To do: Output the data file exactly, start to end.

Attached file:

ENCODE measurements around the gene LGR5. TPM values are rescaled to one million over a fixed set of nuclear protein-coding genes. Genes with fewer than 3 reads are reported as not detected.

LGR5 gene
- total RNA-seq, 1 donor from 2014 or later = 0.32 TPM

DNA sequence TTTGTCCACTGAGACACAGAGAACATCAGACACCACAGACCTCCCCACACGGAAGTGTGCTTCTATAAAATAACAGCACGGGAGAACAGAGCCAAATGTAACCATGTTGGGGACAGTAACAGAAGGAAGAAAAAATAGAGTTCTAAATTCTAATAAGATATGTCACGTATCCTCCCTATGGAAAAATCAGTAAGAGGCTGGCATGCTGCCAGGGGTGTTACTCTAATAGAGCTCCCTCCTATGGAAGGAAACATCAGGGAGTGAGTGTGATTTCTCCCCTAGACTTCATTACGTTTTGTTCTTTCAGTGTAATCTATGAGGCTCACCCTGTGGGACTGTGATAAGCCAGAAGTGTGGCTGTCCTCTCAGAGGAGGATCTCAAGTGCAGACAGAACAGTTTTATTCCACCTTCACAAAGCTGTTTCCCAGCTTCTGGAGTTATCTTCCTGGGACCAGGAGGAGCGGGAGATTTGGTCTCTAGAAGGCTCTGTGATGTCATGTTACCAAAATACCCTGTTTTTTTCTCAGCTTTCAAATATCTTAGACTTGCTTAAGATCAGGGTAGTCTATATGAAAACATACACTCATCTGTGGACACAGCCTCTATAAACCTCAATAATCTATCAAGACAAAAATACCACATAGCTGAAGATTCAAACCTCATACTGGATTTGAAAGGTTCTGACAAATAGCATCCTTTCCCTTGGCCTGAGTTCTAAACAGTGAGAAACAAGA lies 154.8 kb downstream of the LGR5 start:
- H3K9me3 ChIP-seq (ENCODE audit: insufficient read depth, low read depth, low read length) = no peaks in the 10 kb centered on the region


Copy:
ENCODE measurements around the gene LGR5. TPM values are rescaled to one million over a fixed set of nuclear protein-coding genes. Genes with fewer than 3 reads are reported as not detected.

LGR5 gene
- total RNA-seq, 1 donor from 2014 or later = 0.32 TPM

DNA sequence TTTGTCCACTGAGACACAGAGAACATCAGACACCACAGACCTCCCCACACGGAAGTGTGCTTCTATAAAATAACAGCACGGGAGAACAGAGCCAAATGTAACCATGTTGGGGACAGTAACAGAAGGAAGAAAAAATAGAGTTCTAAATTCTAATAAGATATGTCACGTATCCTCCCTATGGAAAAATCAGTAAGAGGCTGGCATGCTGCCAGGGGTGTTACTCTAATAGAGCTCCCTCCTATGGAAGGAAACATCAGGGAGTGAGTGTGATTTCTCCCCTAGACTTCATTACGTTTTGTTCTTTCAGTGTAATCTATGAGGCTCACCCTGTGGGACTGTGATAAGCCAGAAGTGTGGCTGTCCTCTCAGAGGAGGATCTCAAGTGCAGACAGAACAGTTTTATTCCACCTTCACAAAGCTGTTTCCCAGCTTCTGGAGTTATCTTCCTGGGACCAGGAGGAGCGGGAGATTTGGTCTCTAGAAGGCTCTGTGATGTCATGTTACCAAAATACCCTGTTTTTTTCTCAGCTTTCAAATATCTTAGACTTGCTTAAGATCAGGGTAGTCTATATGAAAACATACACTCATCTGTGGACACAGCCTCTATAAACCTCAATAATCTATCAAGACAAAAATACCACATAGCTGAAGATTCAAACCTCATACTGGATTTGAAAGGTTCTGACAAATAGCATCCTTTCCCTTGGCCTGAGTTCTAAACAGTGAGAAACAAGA lies 154.8 kb downstream of the LGR5 start:
- H3K9me3 ChIP-seq (ENCODE audit: insufficient read depth, low read depth, low read length) = no peaks in the 10 kb centered on the region